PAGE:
Days after arriving at Kent State as a true freshman in 2009, running back Dri Archer received a message from assistant coach Jerry McManus that has served as inspiration for his improbable All-America career.
"When I first got to campus, I was really homesick, and I thought a lot about leaving. But, Coach McManus sat me down and convinced me to stick with it," said Archer, a native of Laurel, Fla. "Coach told me that it was only a matter of time until I broke almost every school record in the books. He has truly had my back since day one."
"Dri was probably the most homesick player that I've ever coached," said McManus, who began his career in 1978 and now serves as an assistant at Louisiana-Monroe. "If he would've gone home, Dri probably would've joined the military and never played a down of college football. Instead, he made the decision to stick it out, and that persistence has paid off big-time."
Through Archer's freshman and sophomore seasons, the 5-foot-8, 175-pound speedster accounted for more than 1,400 all-purpose yards and six touchdowns as the Golden Flashes' backup ball carrier and returner.
"A lot of coaches told me that I couldn't play D1 ball because of my size," said Archer, whose only FBS scholarship offer came from Kent State. "It was definitely a tough adjustment, but Kent State believed in me when no one else did, and that meant a lot."
With two seasons of experience under his belt, Archer appeared poised to assume the role of starting running back in 2011, until an unexpected academic issue delayed his forward progress.
"Dri retook a class and, for whatever reason, it didn't count towards the credits that he needed," McManus said. "He ended up being forced to sit out the entire season, and that experience really made him grow up a lot."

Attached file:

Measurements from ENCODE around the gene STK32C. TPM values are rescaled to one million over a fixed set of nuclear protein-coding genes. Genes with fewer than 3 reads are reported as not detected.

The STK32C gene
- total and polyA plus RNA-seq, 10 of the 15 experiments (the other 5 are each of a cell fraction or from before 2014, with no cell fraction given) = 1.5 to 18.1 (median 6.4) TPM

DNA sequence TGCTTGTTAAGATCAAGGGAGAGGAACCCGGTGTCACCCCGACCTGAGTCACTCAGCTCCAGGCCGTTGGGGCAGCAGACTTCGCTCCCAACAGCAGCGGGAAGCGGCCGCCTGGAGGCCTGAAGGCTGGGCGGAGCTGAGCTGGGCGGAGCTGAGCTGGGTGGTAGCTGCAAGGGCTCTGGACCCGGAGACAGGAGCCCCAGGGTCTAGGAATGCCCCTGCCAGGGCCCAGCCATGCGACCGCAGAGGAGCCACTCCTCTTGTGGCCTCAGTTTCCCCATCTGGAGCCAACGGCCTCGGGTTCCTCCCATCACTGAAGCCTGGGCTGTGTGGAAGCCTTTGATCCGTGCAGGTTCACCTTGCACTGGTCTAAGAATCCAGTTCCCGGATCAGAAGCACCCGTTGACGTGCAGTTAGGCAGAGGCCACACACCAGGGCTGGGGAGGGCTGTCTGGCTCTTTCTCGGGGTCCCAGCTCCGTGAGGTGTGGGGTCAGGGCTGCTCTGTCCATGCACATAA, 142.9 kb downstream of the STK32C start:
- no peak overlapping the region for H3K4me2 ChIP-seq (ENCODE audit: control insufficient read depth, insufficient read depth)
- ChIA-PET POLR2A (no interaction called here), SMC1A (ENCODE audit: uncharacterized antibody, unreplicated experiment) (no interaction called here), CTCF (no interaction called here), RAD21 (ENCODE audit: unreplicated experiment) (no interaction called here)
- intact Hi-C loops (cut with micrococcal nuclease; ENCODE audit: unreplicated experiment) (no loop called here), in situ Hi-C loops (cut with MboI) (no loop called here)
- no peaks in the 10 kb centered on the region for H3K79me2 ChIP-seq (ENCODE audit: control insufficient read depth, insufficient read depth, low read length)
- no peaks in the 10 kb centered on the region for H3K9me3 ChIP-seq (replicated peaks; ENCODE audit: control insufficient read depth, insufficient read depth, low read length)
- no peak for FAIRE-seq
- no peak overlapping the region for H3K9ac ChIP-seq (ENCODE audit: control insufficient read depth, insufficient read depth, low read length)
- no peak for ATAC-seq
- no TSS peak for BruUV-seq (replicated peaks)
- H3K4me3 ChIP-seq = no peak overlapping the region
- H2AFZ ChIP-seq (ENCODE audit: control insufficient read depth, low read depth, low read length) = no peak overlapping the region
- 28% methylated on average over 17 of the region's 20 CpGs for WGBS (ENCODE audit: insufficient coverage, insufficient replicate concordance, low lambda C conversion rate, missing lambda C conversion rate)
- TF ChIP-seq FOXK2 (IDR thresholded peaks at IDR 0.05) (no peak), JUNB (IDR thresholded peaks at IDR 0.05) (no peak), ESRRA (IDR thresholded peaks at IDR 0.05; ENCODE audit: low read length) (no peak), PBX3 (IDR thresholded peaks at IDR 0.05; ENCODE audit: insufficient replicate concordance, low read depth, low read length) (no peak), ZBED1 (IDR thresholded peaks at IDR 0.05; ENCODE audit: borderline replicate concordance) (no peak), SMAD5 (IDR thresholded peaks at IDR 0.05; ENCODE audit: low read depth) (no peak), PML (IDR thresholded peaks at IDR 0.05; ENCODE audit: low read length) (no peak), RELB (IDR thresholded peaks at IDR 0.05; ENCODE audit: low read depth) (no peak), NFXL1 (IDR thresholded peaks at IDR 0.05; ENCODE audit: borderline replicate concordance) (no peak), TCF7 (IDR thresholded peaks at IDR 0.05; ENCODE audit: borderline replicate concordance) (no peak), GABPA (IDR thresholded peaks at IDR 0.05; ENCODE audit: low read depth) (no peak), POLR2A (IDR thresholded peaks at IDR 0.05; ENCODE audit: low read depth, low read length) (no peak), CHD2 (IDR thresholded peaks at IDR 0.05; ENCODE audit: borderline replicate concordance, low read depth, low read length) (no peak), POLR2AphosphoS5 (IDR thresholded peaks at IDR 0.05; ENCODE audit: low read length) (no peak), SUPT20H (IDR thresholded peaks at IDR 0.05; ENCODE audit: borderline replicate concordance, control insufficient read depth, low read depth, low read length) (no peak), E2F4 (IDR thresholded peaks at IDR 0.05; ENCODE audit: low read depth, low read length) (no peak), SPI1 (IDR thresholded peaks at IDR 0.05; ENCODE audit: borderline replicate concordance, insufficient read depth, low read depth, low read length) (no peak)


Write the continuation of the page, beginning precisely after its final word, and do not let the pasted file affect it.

After a year of being relegated to a scout-team role, Archer returned to action in 2012 and led KSU to an 11-3 record, a BCS ranking and the team's first bowl appearance in 40 years. Along the way, Archer accumulated more than 2,500 yards and 23 touchdowns -- including 1,429 yards rushing and 561 receiving -- and became the first Walter Camp All-American in school history.
"Having to sit out a year made me so hungry for success, and I focused all of that energy into last season," said Archer, who returned three kickoffs for touchdowns in 2012. "We shocked a lot of people with what we were able to accomplish, and that meant a lot to Kent State."
After spearheading one of the most successful seasons in school history, Archer's explosiveness garnered the attention of NFL scouts, who ranked him as high as a third-round draft pick. But, instead of bolting for the NFL, Archer decided to return to Kent State for his senior season.
"I thought very seriously about leaving, but we lost the MAC Championship and our bowl game," said Archer, who has played for three different head coaches during his college career. "I didn't want to look in the faces of the guys in the locker room and end it on a loss.
"After every touchdown, my guys always pick me up in the air. Every single time I feel like I'm 100,000 feet high and on top of the world. I came back because of that feeling right there. Those moments with my teammates honestly make all of the ups and downs worth it."
Archer returned to the gridiron this year only to suffer an ankle injury on the season's first offensive series.
"This year hasn't played out how we expected," Archer admitted. "But, I truly believe that everything happens for a reason. If I could do it all over again, I'd do everything the exact same."
With only one game remaining in what has been a roller coaster college career, Archer has begun to look forward to what lies ahead.
"My goals right now are to finish the season on a high note, train hard and break Chris Johnson's 40-yard dash record at the NFL Combine," Archer proclaimed.
As for Archer's mentor, his belief in the budding star remains steadfast.
"If he sets his mind on breaking the record, I think it's realistic," said McManus, who coached Chris Johnson at East Carolina. "People are going to say he's crazy, but Dri has been dealing with doubt and proving people wrong his entire life. He knows that 40 time will help determine his NFL future.
"Throughout his journey, Dri has been on top of the mountain and in some very low valleys. I don't know exactly what the future holds for him, but I do know that Dri is incredibly driven. He'll be successful in whatever he does, on or off of the field. As for everything else, only time will tell."